As it’s now the last month for the government’s big tax credit program, many homeowners will find, unfortunately, that it may be too late to purchase windows and receive the $1,500 tax credit. The two-year program ends December 31. For one thing, it takes some time to learn enough about windows to make an informed buying decision about something of this magnitude. Among other things, this kind of decision determines how a home will look, how safe and secure it will be, how much maintenance will be required and how energy-efficient and comfortable the home will be.
Not that it’s impossible to get new replacement windows by the end of the month, but time is also needed to manufacture the windows (most replacement windows are custom made to fit the opening of the old window), have them shipped and then have them installed. Compounding the situation is the reality that manufactures are already overbooked and working around the clock in most cases to fill existing orders. Window dealers and contractors are overbooked with window installation jobs. Most are not accepting new projects for 2010 completion.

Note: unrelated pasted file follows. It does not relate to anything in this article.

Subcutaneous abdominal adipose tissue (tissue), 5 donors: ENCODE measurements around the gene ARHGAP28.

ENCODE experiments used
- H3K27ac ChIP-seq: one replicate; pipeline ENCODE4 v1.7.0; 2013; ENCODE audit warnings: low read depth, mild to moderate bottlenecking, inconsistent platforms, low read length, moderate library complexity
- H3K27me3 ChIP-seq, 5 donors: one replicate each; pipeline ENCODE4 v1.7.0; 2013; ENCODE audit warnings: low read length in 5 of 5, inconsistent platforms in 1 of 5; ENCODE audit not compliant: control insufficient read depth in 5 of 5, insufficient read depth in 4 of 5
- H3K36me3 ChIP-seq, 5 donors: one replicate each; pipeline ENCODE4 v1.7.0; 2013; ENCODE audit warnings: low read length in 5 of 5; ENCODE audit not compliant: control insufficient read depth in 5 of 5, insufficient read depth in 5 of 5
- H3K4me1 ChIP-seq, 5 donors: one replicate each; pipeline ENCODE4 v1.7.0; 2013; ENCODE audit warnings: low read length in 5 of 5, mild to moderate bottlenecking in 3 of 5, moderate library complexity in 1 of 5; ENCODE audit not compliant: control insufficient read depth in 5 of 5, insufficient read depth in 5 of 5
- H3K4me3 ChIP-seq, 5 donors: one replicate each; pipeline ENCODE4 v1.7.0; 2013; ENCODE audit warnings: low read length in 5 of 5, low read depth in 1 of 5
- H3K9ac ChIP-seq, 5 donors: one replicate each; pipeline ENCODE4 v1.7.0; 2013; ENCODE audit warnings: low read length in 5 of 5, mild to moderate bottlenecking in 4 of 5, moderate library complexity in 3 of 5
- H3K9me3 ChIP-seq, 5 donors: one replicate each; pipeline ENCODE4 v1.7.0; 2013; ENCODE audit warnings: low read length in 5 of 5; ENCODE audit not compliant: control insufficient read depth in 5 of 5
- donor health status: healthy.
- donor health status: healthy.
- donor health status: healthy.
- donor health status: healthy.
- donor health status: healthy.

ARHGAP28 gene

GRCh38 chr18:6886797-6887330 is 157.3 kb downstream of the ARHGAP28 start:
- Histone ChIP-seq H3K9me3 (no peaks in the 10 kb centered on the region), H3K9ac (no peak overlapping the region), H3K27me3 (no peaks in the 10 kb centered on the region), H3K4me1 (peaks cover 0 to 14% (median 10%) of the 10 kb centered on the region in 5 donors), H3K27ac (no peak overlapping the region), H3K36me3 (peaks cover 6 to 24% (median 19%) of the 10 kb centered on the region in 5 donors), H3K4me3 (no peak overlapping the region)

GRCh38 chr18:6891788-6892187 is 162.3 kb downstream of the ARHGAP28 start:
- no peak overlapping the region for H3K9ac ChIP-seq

Something homeowners may want to consider in regard to the expiring tax credit program is that it also applies to other energy-saving improvements – like attic insulation. For example, the new rising star in energy efficiency, reflective insulation, can be purchased immediately (it’s already manufactured and ready to be shipped) and installed quickly and fairly easily. Not that there’s not skill and expertise involved in installing reflective attic insulation, but installing insulation doesn’t require the same level of skill as a window installation. So some dealers and contractors have workers on staff who are not window installers -- but are skilled in installing insulation properly.
Reflective attic insulation is highly effective. It can reduce home energy costs by as much as 30%. (There are some excellent videos that explain the benefits and anticipated energy cost savings homeowners can get from reflective insulation. To see them, start at http://www.radiaflect.com/ ) Moreover, reflective insulation can be placed over existing fiberglass insulation on attic floors, working in tandem with existing insulation to improve a home’s energy efficiency. It can also be installed on un-insulated attic rafters for impressive energy-saving results. For more on the tax credit program as it relates to reflective insulation, visit http://www.energystar.gov/index.cfm?c=tax_credits.tx_index
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